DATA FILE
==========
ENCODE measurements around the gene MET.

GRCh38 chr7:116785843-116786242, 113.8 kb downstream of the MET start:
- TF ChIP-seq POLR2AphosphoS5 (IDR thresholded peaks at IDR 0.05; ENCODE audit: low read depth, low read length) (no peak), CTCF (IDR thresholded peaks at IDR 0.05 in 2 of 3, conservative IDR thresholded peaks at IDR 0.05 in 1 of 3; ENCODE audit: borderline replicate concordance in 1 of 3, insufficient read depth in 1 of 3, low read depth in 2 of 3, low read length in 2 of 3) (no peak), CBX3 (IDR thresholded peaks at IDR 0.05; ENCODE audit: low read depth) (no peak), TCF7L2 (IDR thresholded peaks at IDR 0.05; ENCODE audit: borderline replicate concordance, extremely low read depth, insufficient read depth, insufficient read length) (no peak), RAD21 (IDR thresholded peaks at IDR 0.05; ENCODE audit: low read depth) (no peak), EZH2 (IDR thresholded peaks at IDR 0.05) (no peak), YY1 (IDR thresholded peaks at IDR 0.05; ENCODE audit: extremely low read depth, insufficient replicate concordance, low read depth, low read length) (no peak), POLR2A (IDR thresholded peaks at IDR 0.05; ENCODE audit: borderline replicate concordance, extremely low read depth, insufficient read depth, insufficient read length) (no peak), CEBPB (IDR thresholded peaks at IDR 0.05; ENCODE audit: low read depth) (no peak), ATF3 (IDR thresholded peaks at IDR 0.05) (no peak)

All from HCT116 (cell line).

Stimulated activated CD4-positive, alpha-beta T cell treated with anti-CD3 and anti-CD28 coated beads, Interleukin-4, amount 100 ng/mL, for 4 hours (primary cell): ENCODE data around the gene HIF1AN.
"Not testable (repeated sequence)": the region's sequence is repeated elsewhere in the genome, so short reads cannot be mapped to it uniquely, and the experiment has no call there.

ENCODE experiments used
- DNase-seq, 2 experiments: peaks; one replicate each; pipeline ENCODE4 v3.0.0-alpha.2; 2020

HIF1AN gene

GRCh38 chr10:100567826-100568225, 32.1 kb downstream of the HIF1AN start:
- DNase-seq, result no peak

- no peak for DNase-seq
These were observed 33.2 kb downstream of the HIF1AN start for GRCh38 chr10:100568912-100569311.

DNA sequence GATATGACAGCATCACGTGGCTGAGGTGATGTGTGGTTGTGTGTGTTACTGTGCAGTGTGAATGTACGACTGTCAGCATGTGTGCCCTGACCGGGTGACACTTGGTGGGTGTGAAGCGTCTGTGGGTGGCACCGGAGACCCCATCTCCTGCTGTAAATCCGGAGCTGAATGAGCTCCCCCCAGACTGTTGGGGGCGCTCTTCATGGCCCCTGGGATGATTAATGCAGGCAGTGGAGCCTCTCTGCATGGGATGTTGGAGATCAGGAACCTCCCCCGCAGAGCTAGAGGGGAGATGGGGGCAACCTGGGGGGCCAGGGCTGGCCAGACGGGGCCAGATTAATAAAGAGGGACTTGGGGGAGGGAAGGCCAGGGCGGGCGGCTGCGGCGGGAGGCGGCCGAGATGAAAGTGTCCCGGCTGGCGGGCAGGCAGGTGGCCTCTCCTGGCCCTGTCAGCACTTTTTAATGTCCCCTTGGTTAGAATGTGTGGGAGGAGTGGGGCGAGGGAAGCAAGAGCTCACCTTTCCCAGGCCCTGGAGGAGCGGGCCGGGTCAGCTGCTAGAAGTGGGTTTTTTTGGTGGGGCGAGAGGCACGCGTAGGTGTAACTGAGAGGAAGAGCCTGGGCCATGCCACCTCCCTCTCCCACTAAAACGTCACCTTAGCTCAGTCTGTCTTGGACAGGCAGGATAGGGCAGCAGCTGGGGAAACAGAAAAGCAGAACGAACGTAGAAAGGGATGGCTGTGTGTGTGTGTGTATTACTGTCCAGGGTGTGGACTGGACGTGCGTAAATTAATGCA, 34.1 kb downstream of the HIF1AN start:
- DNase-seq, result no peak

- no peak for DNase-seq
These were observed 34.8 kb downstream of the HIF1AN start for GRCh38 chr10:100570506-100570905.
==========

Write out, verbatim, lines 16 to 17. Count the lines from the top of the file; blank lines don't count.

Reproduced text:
- no peak for DNase-seq
These were observed 34.8 kb downstream of the HIF1AN start for GRCh38 chr10:100570506-100570905.